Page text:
Our gifts are all good enough for God. But we often don’t believe that. And I’m here to tell you that even when you think that you are a mess...that you’re a sinner, or a bad Catholic, or not good enough--that God is telling you that you are choice wine--the overflowing gift of Jesus to the world. You are more than enough. You are more than gifted.
This semester I’d like you to not only believe that you are gifted but also to share that gift with the world--to heal the world of its own mess.
How? One easy way: Haiti. This week we have heard a lot about Haiti and the earthquake that destroyed an already poor country--in fact, the poorest in the Western hemisphere where 80% of the people live on less than $1/day.
We don’t take up a collection at this mass, but I want to ask if we can be enough for the people of Haiti. Just $1/day, $365/year is often what people live on in this poor country. We usually have more than that to spare. People lived in the garbage dump before the quake hit their country and I shudder to think what a mess their country is in today. Our leaders both political and religious have asked that we take up a special collection for the needs of Haiti tonight. If you have your cell phone and perhaps you’ve already done this --take them out right now and text HAITI to 90999 that will send $10 to the Red Cross disaster relief fund or if you’d prefer, drop some money in the basket. And if you really can’t afford a $1 or $10--pray for the people of Haiti tonight because that’s a gift too--and it is no less important than giving your dollars.
Secondly. I’d like to ask you to do one more thing: Ask yourself what is your gift? What do you have to offer this church and this campus ministry? We need your gifts and talents and while we’re all busy and tied up with our own studies and activities--can we think of just one thing that we can be involved in here? It might be reading or being a eucharistic minister. It might be going on our retreat or our alternative spring break. It might be working on one of our service initiatives or simply taking an interest in learning more about your faith. We’re not just running a Newman Center but we are thinking about what ways can you turn an ordinary semester of water into a party-filled semester of wine.
Whatever it is--pick at least one thing to get involved in this year and I promise to help you use your gifts for the good of this community and for your own spiritual enrichment. Because that’s my gift--ministering to the needs of students. You’ll get a listing of events tonight that our student leaders who have recognized their gifts have put together for you to get involved in as well.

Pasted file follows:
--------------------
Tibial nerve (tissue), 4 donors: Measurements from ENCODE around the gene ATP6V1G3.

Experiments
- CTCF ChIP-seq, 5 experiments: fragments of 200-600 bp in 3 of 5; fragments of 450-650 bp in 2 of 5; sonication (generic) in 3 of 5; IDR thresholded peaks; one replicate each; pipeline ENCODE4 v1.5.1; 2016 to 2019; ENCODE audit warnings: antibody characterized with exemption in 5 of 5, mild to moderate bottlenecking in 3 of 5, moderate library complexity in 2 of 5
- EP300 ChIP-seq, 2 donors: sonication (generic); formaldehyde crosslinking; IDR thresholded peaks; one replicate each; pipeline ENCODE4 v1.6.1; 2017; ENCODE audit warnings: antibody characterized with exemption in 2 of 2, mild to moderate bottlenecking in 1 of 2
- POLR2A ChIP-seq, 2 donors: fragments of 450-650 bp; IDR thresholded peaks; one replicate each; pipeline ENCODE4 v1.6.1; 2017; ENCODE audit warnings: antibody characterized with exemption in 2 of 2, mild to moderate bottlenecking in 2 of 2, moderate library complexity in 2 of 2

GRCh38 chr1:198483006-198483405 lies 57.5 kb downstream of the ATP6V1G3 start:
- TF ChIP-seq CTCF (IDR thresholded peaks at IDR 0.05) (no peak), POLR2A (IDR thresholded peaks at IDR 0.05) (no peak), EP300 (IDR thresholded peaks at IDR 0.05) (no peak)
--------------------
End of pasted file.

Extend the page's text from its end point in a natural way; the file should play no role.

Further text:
For when we turn water into wine--we experience God in our life just as he experiences us. It is our gifts that we share with the world that allow us to be a sign to the world that we believe that with God’s help we can indeed change the world. That while disasters strike all around us on many different levels. Ants in the chocolate, a crazy aunt, no wine at the wedding, an earthquake...our God can turn it all around.
And when we let ourselves be turned--when our water of our sweat makes us drunk with passion...we can rebuild the city that will be a crown jewel once again--be it Haiti, Jerusalem or Buffalo. When we are turned, we realize our gifts are more important than our sins. When we are turned we are like a groom and a bride who realize that their wedding day is not the stuff of ant ridden chocolate candy but is only about an overflowing commitment to one another.
When we are turned ...We become Jesus...and that is more than enough for all of us.
Your humble blogger is Mike Hayes, a well-known expert in the world of young adult ministry (20s and 30s) in the Catholic Church. Mike is the author of Googling God (Paulist, 2007) where he explores both the chaotic world that young people live in and their religious reactions to that world. He also explores the age of instant gratification and how churches can respond to the needs of the young adult age by using technology alongside more traditional ministry methods.
Mike founded the award winning BustedHalo.com® in 2001 and continues to contribute to it as the editor of their catechetical section appropriately named Googling God.
Recently, he left BustedHalo® to focus on more direct ministry with young people at St Joseph University Parish as a Campus Minister for the South Campus at the University at Buffalo.
He has only two loves: his adorable wife, Marion and a nine pound chihuahua named Haze, who still find him amusing enough to let them live in their home.